PAUL JAY, SENIOR EDITOR, TRNN: Welcome to The Real News Network. I’m Paul Jay.
Nigeria is in a state of semi-chaos. And the question I have, and I think most people following this story have, is: how did Nigeria get to a point where such events can take place?
Now joining us to help give some historical context to all of this—he’s now in Ghana, but normally he’s in Nigeria—is Nnimmo Bassey. He’s a Nigerian architect, environmentalist, an author, a poet. He chaired the Friends of the Earth International from 2008 through 2012. He was executive director of Environmental Rights Action for two decades. And he now is the director of the Mother Earth Foundation.
Thanks very much for joining us.
NNIMMO BASSEY, DIRECTOR, HEALTH OF MOTHER EARTH FOUNDATION: My pleasure, Paul.
JAY: So can you just give us quickly what’s happening now on the ground in Nigeria and a little bit about who the Boko Haram is and what they represent?
BASSEY: As you said, Nigeria is undergoing very difficult times at the moment. But these had been building up over time. Usually in the past we had incidents of clashes over religious differences between the Muslims and Christians in the northern part of the country, but these were on-and-off incidents. But what we’re seeing now is a sustained aggression by a diversity of groups who are generally grouped under the label Boko Haram. Boko Haram does not appear to be one single organization that has a command structure as such, but an amalgam of groups who share perhaps a philosophy of just wreaking destruction in the nation.
Nigeria gained political independence in 1960, but the structure was not perfect. And just as the nation was getting its act together, six years into independence, the military struck. And a few years—I mean, the year after the military struck, Nigeria faced a civil war [incompr.] you know, from a number of reasons. And when the Civil War ended in 1970, Nigeria [incompr.] wealth from oil revenue, crude oil revenue. And then, at that time, the military head of state said Nigeria had the problem of how to spend money, not how to make money. So that kind of settled the philosophy.
JAY: Before you get into the oil politics, ’cause I know it’s such a big story, from after independence, 1960s and so on, it’s at the height of the Cold War, and much of African politics, as I understand it, was shaped by the Cold War. What was the role of U.S. policy in the development of the military dictatorship in Nigeria?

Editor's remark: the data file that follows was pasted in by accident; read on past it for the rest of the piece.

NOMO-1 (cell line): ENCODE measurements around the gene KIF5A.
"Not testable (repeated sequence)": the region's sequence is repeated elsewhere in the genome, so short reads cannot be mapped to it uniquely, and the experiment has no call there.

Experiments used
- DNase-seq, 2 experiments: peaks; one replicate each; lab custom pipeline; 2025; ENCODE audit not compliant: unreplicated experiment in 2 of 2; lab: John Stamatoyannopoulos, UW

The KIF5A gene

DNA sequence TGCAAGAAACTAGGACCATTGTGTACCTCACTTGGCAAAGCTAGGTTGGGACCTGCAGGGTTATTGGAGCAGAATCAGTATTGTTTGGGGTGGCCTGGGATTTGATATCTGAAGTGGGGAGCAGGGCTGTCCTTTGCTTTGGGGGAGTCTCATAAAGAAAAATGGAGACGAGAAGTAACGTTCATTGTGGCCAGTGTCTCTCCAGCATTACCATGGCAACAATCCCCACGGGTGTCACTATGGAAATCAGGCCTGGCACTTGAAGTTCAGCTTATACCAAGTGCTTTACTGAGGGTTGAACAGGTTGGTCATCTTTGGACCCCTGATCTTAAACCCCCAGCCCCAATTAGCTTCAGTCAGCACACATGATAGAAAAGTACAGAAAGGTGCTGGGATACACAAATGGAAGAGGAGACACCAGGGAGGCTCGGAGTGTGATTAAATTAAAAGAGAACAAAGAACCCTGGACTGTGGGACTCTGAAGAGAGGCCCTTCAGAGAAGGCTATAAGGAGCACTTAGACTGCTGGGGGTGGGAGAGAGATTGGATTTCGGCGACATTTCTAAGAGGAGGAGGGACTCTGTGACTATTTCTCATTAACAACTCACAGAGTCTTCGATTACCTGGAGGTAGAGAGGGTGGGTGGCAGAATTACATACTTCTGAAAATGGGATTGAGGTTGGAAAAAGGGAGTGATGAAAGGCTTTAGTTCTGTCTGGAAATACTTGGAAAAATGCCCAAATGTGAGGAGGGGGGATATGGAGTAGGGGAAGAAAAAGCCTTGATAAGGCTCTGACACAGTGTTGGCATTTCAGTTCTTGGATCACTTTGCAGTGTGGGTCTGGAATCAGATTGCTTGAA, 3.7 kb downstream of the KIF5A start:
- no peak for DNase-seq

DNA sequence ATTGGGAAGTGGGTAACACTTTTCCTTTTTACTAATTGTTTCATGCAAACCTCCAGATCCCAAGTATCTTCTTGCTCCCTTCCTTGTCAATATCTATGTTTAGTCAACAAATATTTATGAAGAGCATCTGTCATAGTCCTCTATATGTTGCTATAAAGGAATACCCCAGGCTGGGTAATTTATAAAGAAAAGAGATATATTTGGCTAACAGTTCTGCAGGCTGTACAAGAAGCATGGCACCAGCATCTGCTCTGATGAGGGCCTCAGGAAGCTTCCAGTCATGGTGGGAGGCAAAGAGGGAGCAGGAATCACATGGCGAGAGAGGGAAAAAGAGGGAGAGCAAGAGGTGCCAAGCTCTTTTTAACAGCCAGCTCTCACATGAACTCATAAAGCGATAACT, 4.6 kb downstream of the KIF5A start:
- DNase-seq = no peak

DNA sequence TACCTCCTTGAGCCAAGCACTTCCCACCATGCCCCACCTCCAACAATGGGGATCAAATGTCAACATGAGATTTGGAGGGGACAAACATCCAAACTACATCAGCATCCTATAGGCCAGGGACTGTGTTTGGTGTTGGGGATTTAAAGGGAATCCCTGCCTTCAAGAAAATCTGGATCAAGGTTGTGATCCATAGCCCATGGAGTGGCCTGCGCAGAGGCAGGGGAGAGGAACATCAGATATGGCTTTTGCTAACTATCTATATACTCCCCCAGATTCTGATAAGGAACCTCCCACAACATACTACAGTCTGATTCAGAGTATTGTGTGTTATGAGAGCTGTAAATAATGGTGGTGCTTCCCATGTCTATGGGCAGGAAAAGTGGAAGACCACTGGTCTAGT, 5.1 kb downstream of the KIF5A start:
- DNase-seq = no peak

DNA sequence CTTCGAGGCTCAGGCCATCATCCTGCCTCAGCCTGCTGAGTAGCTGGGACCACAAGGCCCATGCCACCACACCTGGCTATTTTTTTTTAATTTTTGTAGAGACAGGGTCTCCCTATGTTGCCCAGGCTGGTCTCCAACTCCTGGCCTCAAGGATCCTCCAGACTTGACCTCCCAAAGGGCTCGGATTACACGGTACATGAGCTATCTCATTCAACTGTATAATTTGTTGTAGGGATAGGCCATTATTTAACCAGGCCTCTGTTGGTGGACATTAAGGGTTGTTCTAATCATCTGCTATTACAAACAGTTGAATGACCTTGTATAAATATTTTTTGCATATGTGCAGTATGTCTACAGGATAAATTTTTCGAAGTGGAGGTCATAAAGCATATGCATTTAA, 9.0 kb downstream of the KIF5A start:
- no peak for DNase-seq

BASSEY: Now, you know, from—we had military rule in Nigeria from 1966 [incompr.] and this went on for about three decades, with just a little space of time that they left in 1979 and came back in 1983.
And also in this time, the U.S. has maybe made a few [incompr.] made a few noises against military dictatorship more generally. I believe the U.S. was not really obviously against the governments in power. And, of course, Nigeria was a very strong frontline state against apartheid in South Africa at a time when U.S. was ambivalent, the U.S. was ambivalent about what was going on in South Africa. So it wasn’t really a very smooth relationship all through this time.
But the military were not politicians, generally. They were just young man who grabbed power for whatever purpose. And they had to run the country down to the ground. And so what we’re seeing now manifesting in the country now is a result of several years of misrule, both by politicians and by the military, and right now have been in meetings where the past military rulers go to great pains to explain that they cannot be to blame, because they always work with politicians. And, of course, with the local politicians, they also work with politicians from the U.S., from Europe, and from elsewhere.
But we had a situation where wealth has been concentrated in a few hands across the nation. If you look at statistics, right now the Nigerian economy is said to be—the GDP, gross domestic product, is said to be growing at a rate of more than 6 percent per year, and just a couple of weeks ago the government announced: by recalculating the gross domestic product, Nigeria is now the biggest economy in Africa, bigger than South African economy.
But at the same time, what is not being told to the world, what is not being announced clearly, is that poverty is increasing rapidly also. So you have a situation where 70 percent of the population live in poverty, and then wealth is concentrated in a few hands. And in the northern part of the country, this disparity is much more sharper because of years of negligence, especially in educational sector, because some people have [incompr.] to manipulate the poor and the marginalized, children, especially, and the youth, into not obtaining suitable education, but just being put in a state where they have to depend on the rich for daily handouts and occasional days of festivities. And so you find in the northern part of the country very deep and, you know, desperate poverty besides incredible wealth here of a few people. And so over the years, this has built up. This has resulted in discontent, especially amongst the poor, young people.